Essay - Effects of Offshore Oil Drilling on Marine Life and Habitat...


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Effects of offshore oil drilling on marine life and habitat

An energy hungry world is looking to a number of alternative ***** sources, including nuclear, wind and solar power. While the experts may not agree ***** which approach is the best for the future, virtually everyone agrees that petroleum will remain the fuel of choice ***** many industries and consumers around ***** ***** because ***** the enormous investments in this source to date. In ***** environment, it is reasonable to assume that offshore ***** drilling will continue ***** provide th***** important source of energy for the nation in ***** future, but not everyone is of the same mind concerning ***** environmental impact that such operations entail. *****deed, some environmentalists want all offshore oil drilling to cease because of a less-than-stellar safety track record by the oil industry, while others suggest that these ***** platforms provide valuable habitat for marine ***** during and after the completion ***** their operations. To sort the wheat from the chaff, this paper provides a review of ***** relevant literature to identify the primary effects of ***** ***** drilling on marine life and habitat, followed by a summary of the research and important findings in the c*****clusion.

***** and Discussion

Locating, installing and operating a successful offshore oil drilling platform is a d*****unting engineering enterprise by any measure (Cable & Smith, 2006), and Mo*****r Nature always represents a major unknown in the process. According to Morrow (1975), "Offshore drilling got its start after World War II. Americans drilled the first well out of sight of land in the Gulf of Mexico in 1948. By the 1950s the American petroleum industry had gained its sea legs in the Gulf; the assault on the world's offshore reserves began" (p. 34). This assault was not with***** adverse incident, either. For example, in January 1969, Union Oil, ***** pursuant to an exploration lease from the United States, started drilling an explora*****ry hole below the ocean surface off the coast of Santa Barbara, California, ultimately hitting a high-pressure oil pocket resulting in *****n explosion at the site th***** caused "congealing into a chocolate mousse mat a foot thick" (Rothbach, 2007, p. 283). This disaster helped to fuel the enactment of the National Environmental Policy Act of 1969 (NEPA) and subsequent legislation placed ***** drilling activities squarely under ***** purview of the U.S. federal government ***** the planning for such operations is currently regarded as a m*****jor federal action that require environmental protection statements and ongoing oversight (Rothbach). The move to exploit coastal oil reserves is ***** limited to the ***** States, of course, and many countries have expanded their previous coastal ***** ********** efforts ***** offshore areas in recent years as well (Falola & Genova, 2005; Rauber, 2001).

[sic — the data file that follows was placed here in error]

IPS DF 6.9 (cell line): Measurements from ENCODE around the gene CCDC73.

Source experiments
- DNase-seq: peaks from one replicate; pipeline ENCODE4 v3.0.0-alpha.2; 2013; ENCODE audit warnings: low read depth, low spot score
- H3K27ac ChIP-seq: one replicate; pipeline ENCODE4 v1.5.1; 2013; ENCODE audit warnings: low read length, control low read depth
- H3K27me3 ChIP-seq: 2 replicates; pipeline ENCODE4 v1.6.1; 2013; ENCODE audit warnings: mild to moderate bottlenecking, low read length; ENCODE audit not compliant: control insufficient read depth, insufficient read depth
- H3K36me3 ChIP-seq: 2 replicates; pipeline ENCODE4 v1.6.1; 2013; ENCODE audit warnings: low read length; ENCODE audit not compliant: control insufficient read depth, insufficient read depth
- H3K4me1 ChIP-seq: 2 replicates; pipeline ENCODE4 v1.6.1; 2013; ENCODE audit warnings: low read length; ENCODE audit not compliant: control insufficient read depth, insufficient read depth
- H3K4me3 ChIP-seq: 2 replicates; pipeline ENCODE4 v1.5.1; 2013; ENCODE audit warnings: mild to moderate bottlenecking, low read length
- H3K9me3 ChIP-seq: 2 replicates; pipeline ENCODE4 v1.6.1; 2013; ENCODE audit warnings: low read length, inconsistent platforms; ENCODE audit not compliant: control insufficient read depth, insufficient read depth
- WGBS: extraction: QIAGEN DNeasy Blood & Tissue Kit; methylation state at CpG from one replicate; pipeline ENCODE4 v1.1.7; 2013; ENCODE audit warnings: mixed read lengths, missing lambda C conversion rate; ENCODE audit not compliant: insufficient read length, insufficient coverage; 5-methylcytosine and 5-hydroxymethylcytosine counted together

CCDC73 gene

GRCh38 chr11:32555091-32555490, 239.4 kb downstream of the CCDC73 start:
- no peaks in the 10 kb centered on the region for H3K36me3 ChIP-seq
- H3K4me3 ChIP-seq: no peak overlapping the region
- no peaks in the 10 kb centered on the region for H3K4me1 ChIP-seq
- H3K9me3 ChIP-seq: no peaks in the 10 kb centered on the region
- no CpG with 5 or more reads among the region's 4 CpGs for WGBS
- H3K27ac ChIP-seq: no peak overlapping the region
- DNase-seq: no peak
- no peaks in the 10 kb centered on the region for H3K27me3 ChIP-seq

*****, a wide range of ***** initiatives are underway ***** are intended to promote a he*****lthier ecosystem in the nation's coastal regions, including scuttling dilapidated ships and even using large buildings as artificial reefs. One of the more interesting dilemmas facing proponents of

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